Lochan Tea Tasting

October 28, 2009

I will be participating in Lochan Tea’s upcoming tasting of an array of their teas. One tasting a day starting on Monday 2nd of November. I will be posting the results from each day here as well as submitting my notes for them. It covers a range of Indian teas with a concentration on Darjeelings. I’m particularly happy because one of the teas in the tasting just won the gold medal at the 2009 Chinese Tea Expo for the Black Tea category.

10 Teas to Start With

October 22, 2009

Now that we have covered some basics of brewing, we need to lay some ground work on determining just what teas to brew. There are thousands of types of tea and even within a specific type of tea there can be hundreds of variations, it can be daunting. Today we’ll try to compile a list of 10 teas that cover a wide enough spectrum that will quickly show you what types and characteristics of tea you, personally, enjoy and which you do not. This will allow you to explore with some confidence from that point without simply relying on luck. So let’s get to it:

1.) Ceylon – Smooth and generally mellow, this tea is probably the closest  to the standard teabag many are familiar with but a nice upgrade in flavor and quality. It is a fairly rich taste with a very slight bit of astringency and bitterness.

2.) Sencha – A Japanese green tea that is very light, bright, and refreshing. This is a true green tea in every sense of the word and miles apart from what is often sold as “green tea” in most stores.

3.) Long Jing – A very popular Chinese green tea with a bright and almost “nutty” flavor. This is a nice contrast to Sencha and showcases a different side of green tea. Also known as Dragonwell.

4.) Shui Xian – This oolong tea is often associated with tea served in Chinese restaurants. It is a nice basic introduction to oolongs and isn’t that radical a departure from many of the flavors of standard teabags, but the medium fermentation and roasting adds complexity. Also known as Shui Hsien, or water sprite.

5.) Tie Guan Yin – A greener oolong with a slightly floral aroma and flavor. The split in oolongs generally runs along the more roasted/fermented/fruity lines such as Shui Xian and the greener/floral ones like this tea. Again comparing this to the Shui Xian should yield a personal affinity towards one or the other, many enjoy both. Also known as Tie Kuan Yin, or Iron Goddess of Mercy.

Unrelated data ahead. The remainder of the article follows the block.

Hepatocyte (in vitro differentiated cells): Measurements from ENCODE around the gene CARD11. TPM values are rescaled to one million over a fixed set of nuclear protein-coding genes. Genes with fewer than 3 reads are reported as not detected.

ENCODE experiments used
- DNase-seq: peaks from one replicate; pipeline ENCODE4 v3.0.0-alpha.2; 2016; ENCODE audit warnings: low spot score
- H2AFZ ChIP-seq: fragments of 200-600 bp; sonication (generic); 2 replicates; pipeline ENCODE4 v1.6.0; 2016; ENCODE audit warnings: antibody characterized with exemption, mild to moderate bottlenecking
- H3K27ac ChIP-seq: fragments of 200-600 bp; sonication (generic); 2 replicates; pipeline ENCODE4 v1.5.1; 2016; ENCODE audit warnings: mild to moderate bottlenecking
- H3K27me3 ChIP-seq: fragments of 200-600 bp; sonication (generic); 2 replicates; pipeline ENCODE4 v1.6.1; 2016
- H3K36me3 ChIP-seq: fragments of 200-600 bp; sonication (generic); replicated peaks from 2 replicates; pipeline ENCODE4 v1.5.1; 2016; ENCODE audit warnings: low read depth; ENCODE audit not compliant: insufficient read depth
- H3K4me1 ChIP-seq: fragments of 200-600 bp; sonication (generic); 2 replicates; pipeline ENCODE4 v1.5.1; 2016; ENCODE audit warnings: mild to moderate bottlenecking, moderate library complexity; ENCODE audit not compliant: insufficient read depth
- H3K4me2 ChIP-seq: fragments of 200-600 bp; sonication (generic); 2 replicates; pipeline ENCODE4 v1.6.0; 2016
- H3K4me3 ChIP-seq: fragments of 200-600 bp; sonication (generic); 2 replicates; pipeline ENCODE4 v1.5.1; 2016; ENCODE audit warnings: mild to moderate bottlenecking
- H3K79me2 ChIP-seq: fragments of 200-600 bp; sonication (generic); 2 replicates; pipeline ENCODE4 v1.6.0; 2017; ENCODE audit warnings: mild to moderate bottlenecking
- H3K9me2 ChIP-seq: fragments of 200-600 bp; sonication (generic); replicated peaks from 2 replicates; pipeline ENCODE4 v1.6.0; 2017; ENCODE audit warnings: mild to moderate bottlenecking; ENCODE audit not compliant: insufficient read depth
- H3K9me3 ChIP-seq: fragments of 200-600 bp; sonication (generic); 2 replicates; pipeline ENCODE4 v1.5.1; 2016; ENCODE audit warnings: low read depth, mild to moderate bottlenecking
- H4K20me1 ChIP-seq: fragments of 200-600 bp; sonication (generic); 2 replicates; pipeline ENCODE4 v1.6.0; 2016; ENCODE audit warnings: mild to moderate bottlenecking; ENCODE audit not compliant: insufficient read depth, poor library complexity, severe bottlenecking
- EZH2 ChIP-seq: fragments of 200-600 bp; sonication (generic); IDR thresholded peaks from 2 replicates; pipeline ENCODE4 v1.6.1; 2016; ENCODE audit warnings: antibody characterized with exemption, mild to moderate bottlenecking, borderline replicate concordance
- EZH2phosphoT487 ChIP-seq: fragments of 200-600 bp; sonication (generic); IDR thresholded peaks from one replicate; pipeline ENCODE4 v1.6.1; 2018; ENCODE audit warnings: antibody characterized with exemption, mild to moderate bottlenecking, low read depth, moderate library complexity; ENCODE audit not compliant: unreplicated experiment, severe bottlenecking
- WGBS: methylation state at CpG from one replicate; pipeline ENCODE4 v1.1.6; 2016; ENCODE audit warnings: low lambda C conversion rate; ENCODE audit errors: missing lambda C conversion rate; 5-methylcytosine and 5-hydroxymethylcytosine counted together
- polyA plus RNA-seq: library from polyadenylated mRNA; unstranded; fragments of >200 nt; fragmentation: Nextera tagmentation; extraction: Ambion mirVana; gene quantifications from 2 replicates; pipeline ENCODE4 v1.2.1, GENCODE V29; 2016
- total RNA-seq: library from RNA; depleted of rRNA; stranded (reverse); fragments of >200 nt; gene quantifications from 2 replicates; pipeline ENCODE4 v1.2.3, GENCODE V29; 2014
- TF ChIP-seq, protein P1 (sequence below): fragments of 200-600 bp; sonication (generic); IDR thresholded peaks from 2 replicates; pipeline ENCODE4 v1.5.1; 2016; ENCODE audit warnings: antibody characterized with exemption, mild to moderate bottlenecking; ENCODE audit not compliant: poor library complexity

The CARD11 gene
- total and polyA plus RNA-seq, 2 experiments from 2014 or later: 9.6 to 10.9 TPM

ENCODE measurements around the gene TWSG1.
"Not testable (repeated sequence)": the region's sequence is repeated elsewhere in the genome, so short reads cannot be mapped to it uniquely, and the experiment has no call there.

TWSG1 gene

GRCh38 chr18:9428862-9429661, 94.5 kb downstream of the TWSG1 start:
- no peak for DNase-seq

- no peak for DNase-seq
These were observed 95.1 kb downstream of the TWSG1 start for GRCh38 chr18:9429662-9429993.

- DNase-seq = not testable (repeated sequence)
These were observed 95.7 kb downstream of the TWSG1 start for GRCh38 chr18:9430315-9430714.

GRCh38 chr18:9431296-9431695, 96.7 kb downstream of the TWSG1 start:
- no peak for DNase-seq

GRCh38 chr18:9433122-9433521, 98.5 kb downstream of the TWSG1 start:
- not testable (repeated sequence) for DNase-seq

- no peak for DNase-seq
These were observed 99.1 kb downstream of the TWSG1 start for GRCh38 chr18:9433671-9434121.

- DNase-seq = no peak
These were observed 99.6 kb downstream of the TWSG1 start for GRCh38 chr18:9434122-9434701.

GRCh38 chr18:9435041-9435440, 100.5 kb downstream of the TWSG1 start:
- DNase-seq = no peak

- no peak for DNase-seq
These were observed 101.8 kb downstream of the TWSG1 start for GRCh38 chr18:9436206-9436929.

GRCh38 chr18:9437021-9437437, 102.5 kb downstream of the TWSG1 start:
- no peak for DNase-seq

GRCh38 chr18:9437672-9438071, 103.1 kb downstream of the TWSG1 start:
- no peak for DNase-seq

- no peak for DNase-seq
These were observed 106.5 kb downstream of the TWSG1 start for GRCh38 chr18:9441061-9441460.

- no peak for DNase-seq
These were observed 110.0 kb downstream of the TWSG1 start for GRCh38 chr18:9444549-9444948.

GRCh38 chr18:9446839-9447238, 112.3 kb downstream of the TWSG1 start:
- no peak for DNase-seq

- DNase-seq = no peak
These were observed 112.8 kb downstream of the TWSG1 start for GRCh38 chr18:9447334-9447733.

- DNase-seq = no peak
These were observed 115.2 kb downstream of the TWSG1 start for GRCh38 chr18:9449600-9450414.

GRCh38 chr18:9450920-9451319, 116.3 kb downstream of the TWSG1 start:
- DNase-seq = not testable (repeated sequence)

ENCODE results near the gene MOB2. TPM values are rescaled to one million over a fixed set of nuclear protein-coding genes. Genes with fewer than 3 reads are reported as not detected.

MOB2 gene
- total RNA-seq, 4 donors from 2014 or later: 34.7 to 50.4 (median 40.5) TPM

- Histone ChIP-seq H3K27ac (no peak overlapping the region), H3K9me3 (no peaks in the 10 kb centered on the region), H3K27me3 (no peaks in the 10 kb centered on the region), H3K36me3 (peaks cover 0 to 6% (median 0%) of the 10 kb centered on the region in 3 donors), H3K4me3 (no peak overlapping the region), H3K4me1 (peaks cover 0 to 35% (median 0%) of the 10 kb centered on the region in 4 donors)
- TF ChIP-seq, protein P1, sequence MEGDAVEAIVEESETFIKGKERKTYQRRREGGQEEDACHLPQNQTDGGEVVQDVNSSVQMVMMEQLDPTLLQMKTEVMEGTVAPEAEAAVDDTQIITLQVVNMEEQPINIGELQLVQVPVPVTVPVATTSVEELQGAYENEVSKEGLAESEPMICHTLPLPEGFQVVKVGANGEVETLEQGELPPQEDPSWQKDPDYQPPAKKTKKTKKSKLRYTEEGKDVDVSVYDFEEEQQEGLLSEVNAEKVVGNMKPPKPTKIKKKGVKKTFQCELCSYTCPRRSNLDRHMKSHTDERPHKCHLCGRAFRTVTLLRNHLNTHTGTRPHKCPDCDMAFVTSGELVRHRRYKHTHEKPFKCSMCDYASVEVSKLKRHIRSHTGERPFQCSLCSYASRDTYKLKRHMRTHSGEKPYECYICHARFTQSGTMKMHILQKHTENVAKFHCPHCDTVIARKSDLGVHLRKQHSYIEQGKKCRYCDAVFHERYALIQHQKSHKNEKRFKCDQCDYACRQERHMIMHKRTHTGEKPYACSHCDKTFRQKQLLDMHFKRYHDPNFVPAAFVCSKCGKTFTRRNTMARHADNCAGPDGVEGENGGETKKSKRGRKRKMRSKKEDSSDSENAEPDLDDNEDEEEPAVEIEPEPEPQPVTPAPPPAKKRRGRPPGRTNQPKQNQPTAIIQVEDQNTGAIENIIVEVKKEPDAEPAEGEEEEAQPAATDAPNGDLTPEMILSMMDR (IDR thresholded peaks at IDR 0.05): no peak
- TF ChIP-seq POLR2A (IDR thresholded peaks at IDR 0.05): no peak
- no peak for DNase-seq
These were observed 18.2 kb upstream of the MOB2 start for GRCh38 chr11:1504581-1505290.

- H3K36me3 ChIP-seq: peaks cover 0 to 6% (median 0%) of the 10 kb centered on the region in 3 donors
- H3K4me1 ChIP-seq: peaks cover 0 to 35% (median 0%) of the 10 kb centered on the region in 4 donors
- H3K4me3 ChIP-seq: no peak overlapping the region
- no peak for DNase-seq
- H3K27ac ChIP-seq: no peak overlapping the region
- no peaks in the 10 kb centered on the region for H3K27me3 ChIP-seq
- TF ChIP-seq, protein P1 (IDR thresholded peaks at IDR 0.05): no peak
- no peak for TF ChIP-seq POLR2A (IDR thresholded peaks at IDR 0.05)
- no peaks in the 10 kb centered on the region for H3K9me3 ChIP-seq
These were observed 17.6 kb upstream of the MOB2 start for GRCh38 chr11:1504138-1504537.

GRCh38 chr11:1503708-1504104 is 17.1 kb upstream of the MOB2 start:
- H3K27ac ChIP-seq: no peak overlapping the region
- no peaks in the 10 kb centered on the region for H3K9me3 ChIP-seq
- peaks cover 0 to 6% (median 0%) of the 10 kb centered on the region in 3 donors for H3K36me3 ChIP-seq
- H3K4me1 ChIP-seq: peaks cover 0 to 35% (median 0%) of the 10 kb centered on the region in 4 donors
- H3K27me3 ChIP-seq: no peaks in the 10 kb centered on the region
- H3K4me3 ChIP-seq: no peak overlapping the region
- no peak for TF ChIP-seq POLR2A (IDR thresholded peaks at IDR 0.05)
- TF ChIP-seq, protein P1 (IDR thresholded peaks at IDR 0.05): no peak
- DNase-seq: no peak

6.) Silver Needles – White tea is often shrouded in mystery and mystique, but it is really just minimally processed tea leaf that isn’t roasted or fermented, just dried. It is delicate and often has a sweetness. Also known as Bai Hao Yinzhen, or Yin Zhen.

7.) Keemun – A black tea in the Chinese style which is rich, sweet, and full-bodied. This would be a great introduction tea for coffee lovers since it is not as subtle as many of the others. Some keemuns exhibit a smokey flavor which some may find desirable.

8.) Darjeeling – Sometimes referred to as “The Champagne of Teas” this Indian tea exhibits a wonderful array of flavors from sweet to nutty to grape-ish muscatel notes. Within this one category almost anyone can find at least one or two specific teas that matches their preferences. This type alone could be an entire lifelong pursuit, so try a few different ones in this category before making an assessment.

9.) Jasmine Green – I’ve included this option in the list to offer an idea of what flavored tea is really about. Almost all low-end tea and widely available tea is so heavily flavored and imbalanced that many have lost sight of the fact that the tea itself is the star. A delicate jasmine scent added to a quality green tea is a nice balance and gateway between the overpowered offerings in most cafes and the ultimate goal of the unadorned beauty of the leaf itself. Jasmine pearls are often the best choice in this type of tea.

10.) Puer – This is the single-malt Scotch and cigar of tea. It is highly prized and often aged for many years, and has a dedicated following of devotees. If you like earthy, smoky, and oaky flavors in your wines or enjoy the aforementioned Scotch and cigar, this may be a tea for you. If this doesn’t sound like your style you can skip this one altogether or at least try one to say you experienced it. Again, this is a complex group and requires quite a bit of initiative to dig into properly, there are a number of great resources on the web for those interested however. Sometimes spelled puerh or pu-erh.

These 10 teas certainly won’t show you everything tea has to offer, but it will cover a very wide breadth of styles and flavors that will act as a springboard to further exploration and enjoyment. Feel free to ask questions and post comments and most importantly, Have Fun!

Update – Long Jing Huang Pao

October 19, 2009

It’s not often I update a tea that I so recently covered for the first time, but this is an exception. My recent foray into some new black/red teas didn’t produce much to excite me, but there had been this one oddball. With a fairly mysterious past filled with intrigue and adventure such as 300 year-old, lost, recipes recently uncovered and diligent reproduction of it resulting in a tea that has been brought back from the sands of time and now can be in your cup for a few sheckles. These kinds of tales always fail to impress me and normally I steer clear of wild claims like this, especially since there is just one source and one manufacturer… but I tried a sample purely out of curiosity. It was strange, with an over-ripe fruit taste and some characteristics of puer along with a sweet/sour kind of note that permeated the whole thing. I know that it might not sound all that alluring, but initially the oddness caught my attention. It ships in small 3g packets from the manufacturer which is also kind of weird.